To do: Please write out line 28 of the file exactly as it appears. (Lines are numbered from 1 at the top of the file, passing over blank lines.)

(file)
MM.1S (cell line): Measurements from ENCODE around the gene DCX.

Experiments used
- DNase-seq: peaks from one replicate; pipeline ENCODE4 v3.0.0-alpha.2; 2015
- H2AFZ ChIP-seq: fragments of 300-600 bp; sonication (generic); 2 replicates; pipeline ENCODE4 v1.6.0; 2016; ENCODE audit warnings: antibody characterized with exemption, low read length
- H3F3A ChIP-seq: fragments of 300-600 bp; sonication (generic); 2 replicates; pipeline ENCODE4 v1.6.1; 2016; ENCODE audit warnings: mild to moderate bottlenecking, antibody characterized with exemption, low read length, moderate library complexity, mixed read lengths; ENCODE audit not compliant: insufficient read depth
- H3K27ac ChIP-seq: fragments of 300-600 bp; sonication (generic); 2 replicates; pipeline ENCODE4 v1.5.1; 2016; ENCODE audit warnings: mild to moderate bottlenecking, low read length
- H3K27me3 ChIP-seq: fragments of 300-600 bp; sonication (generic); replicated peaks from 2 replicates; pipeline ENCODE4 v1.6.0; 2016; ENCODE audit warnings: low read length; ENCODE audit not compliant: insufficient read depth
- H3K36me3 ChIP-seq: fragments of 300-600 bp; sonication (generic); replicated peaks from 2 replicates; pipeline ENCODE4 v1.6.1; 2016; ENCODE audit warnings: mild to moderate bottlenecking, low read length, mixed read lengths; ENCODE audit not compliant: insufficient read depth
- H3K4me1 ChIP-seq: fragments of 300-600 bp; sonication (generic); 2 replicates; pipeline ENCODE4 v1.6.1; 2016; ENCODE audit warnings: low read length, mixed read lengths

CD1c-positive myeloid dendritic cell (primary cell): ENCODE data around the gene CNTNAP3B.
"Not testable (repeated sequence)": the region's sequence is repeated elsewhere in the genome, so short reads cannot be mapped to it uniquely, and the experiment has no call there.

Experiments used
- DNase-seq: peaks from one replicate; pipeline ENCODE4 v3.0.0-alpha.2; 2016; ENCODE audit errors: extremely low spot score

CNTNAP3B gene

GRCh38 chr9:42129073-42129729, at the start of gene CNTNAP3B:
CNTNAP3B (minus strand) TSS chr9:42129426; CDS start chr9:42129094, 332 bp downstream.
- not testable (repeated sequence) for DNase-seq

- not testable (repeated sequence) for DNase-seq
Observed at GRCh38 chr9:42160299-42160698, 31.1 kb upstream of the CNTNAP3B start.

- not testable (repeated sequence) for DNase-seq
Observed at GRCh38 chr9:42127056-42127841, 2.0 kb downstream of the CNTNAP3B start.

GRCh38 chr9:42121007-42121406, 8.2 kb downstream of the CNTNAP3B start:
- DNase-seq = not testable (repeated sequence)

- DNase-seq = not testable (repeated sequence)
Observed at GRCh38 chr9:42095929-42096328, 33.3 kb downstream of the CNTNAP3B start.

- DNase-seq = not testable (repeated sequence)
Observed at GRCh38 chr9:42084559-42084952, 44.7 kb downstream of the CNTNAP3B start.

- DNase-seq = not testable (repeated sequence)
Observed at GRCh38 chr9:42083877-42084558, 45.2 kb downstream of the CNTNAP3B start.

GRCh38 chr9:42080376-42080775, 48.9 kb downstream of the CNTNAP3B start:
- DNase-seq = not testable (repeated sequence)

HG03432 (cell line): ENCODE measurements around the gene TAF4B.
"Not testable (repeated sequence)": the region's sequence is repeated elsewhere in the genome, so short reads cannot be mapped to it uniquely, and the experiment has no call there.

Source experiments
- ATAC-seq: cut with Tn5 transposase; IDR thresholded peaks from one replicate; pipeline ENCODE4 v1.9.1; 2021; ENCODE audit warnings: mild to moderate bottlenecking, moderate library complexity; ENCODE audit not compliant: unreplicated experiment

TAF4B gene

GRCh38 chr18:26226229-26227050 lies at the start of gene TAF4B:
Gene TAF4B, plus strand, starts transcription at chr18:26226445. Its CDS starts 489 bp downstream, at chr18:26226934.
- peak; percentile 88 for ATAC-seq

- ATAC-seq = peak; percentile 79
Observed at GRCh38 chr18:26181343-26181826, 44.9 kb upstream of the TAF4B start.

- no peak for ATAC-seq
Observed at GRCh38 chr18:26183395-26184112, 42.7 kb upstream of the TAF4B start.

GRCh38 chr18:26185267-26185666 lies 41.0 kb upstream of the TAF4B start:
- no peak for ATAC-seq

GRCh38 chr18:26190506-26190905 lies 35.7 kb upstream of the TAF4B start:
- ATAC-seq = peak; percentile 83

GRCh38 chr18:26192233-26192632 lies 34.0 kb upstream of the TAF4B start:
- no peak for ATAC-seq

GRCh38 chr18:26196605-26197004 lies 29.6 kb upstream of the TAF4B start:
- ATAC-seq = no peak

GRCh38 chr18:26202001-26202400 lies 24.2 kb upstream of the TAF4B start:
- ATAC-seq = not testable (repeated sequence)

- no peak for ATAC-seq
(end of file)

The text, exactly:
- DNase-seq = not testable (repeated sequence)